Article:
Arthur C. Clarke, creator of "2001: a space odyssey"


* Arthur C. Clarke, creador de "2001: una odisea espacial"

Arthur C. Clarke has died at the age of 90 years old, the writer who along with Isaac Asimov and Robert Heinlein was considered one of the "Big Three" of science fiction of the twentieth century. Very famous after his Oscar nomination for the screenplay of the film "2001", Clarke published over 70 titles, which explored the role of Science and Technology in the future of the human species.

Arthur C. Clarke was born in the coastal town of Minehead, England, on 16 December 1917, into a family of farmers. He finished school in his home community, and moved to London in 1936. There he pursued an interest in space sciences by joining the British Interplanetary Society. He was a columnist for the Bulletin of the Society, an experience that led him to write his first works of science fiction.

This vocation was discontinued in 1939 with the arrival of World War II. Recruited by the British Air Force, his skills led him to join one of the groups experimenting at the time with radar and other novel electronic equipment for air navigation.

After the war, he returned to London and its collaboration with the British Interplanetary Society, so prominently that eventually became its president between 1947 and 1950, and again in 1953.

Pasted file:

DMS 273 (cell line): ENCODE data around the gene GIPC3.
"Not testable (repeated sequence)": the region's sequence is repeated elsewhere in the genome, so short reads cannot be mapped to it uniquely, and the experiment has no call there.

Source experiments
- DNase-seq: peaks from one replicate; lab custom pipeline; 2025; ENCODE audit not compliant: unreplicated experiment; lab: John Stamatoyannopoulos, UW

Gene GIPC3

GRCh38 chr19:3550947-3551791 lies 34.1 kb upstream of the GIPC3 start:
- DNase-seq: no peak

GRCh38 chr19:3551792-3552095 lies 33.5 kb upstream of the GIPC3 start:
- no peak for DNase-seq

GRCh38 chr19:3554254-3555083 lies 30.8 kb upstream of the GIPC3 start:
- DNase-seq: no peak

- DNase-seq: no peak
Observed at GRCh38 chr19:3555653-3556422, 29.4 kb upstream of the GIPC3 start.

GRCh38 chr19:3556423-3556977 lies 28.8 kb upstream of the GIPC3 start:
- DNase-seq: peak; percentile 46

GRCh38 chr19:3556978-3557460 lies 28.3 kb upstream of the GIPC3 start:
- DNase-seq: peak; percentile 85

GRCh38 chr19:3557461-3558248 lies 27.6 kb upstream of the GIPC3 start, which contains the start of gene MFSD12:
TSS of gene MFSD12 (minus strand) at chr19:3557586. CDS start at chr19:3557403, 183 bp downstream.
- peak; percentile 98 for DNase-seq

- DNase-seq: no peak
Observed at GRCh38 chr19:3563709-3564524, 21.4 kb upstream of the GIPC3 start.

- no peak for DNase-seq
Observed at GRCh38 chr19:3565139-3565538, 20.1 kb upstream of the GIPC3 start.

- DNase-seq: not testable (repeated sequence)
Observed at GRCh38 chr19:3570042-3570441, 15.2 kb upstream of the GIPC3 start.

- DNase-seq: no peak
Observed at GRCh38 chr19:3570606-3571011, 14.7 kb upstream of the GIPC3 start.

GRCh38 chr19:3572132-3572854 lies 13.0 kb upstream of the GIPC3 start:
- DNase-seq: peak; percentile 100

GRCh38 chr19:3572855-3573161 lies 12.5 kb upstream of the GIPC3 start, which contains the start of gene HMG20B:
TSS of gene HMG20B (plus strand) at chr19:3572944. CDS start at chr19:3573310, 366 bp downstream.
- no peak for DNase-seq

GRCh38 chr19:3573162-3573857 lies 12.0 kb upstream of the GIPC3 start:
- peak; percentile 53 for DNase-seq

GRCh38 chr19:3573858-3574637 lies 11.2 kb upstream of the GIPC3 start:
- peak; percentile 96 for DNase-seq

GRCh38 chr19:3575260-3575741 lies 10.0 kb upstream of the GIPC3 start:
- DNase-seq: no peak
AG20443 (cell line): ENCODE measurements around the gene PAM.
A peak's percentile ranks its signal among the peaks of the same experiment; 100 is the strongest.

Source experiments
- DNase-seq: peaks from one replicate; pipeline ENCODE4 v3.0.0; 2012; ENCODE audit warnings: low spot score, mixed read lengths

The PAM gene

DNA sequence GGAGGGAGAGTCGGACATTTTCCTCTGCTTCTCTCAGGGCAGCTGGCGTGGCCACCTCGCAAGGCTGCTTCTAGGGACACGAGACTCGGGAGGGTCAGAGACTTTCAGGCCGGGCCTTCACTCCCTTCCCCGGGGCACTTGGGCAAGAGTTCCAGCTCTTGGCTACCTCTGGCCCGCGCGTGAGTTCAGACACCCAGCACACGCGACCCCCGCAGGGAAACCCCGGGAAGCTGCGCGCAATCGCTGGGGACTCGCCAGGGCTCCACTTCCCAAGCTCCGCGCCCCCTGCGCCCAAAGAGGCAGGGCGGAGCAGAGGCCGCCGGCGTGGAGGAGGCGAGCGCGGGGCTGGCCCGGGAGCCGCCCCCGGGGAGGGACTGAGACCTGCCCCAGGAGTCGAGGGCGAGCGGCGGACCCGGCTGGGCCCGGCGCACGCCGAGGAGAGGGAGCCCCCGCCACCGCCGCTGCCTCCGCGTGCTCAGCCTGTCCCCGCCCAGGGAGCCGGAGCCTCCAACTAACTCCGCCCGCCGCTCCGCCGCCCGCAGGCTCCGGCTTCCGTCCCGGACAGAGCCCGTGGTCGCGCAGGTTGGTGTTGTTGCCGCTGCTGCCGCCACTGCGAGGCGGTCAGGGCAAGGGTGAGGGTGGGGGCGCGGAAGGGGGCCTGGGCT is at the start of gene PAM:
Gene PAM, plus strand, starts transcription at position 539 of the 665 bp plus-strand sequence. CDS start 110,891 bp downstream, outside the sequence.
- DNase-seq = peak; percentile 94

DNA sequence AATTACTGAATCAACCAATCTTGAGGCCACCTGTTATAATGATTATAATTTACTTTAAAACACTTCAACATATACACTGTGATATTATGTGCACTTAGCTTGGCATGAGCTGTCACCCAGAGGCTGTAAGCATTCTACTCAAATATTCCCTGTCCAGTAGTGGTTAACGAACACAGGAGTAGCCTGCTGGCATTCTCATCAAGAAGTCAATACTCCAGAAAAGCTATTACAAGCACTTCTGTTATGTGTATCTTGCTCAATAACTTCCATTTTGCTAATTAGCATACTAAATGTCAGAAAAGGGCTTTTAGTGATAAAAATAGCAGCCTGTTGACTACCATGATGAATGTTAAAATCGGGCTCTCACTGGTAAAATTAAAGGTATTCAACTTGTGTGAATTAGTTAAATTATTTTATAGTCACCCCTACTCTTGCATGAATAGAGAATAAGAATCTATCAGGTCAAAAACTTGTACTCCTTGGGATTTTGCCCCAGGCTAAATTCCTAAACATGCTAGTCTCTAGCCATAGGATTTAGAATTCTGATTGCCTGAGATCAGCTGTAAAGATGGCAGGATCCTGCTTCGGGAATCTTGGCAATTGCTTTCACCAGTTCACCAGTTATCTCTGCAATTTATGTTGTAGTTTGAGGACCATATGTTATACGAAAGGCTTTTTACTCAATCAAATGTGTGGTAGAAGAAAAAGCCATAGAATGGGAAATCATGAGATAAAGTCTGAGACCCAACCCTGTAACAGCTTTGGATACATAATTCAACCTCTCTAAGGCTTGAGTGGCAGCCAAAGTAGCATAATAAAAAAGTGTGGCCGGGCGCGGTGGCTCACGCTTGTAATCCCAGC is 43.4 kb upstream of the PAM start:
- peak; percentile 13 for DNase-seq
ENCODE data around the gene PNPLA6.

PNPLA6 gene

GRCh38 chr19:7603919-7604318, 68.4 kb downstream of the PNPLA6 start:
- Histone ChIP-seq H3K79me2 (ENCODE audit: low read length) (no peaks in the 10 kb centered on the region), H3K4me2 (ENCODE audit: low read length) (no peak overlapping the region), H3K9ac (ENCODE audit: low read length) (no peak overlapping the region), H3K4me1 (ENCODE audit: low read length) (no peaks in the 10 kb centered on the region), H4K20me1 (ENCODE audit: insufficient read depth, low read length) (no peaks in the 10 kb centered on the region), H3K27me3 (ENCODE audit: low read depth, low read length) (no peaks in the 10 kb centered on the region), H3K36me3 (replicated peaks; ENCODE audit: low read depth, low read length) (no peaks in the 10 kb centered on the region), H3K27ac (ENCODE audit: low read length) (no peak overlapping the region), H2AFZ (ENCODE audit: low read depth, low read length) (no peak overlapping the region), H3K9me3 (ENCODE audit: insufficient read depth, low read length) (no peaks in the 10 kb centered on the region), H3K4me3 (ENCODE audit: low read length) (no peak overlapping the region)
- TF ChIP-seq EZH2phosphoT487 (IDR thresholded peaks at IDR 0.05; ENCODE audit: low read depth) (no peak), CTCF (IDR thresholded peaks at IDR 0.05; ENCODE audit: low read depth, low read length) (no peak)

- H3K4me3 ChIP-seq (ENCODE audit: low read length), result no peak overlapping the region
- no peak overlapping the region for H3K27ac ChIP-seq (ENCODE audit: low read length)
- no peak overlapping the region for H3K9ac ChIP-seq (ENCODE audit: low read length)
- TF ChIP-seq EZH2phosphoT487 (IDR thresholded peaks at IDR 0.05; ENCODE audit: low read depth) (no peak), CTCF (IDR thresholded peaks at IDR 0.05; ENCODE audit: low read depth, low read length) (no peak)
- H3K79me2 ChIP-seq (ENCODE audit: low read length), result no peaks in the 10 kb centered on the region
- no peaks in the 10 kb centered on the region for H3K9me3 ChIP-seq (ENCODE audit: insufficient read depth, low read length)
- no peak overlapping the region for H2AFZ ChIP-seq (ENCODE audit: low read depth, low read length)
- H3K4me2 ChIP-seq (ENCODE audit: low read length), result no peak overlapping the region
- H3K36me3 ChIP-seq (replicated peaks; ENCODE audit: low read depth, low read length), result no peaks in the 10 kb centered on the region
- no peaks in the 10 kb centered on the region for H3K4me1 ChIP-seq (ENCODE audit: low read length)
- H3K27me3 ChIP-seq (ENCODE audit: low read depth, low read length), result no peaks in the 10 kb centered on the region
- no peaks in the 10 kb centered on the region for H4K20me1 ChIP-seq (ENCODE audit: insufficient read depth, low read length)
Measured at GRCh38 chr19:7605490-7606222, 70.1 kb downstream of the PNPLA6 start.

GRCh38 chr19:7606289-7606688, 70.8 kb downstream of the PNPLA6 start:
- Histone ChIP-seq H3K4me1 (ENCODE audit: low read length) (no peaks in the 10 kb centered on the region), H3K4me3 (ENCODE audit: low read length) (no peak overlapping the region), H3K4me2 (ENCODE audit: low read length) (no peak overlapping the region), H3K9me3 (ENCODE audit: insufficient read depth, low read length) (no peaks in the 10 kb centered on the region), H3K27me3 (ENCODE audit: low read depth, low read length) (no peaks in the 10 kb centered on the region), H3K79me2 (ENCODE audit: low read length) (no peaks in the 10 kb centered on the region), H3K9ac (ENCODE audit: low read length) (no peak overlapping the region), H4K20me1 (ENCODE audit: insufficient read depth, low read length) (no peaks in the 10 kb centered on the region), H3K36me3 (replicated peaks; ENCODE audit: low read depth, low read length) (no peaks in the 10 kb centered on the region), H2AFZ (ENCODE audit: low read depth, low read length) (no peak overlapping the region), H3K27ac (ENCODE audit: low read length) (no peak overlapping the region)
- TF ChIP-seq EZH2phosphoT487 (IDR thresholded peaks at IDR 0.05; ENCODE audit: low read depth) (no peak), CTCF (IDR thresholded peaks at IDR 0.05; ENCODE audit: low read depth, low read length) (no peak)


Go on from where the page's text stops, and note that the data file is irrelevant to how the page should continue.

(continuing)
He got money and went back to school, graduating in Physics and Mathematics at King's College, London, in 1949.


Arthur C. Clarke published in 1945 the idea of placing radio and television transmission equipment in artificial satellites, high enough to enable them to be visible from two separate continents simultaneously. The signal would be sent from one continent to the satellite, and then from the satellite, re-transmitted to another continent. Clarke thought it would be very helpful to place these satellites into large orbits, with periods of 24 hours, so they would move accompanying the rotation of the Earth. Once placed over a particular spot on the surface, the movements of the planet and the satellite will be synchronized, and people (or antennas) from that surface spot will always have the artifact in sight.

At one point Clarke consulted a lawyer about the possibility of patenting the idea, but the lawyer said that without the technology to materialize it, it would have been rejected. By 1954, the post-war development of rockets made concrete solutions for the placement of small satellites in orbit abundant in scientific publications. But now it was too late for Clarke: the initial idea was already widespread, so they could not grant him exclusivity.

Either way, he worked with scientists and engineers in the development of spacecraft and launch vehicles. He also had the opportunity to speak at the UN during the debate on the peaceful use of outer space.

A more recent idea from Clarke, and that is still far from being materialized, is the "space elevator", 36 000-km-high from the ground up to space, through which astronauts and cargo could directly enter into orbit without rockets.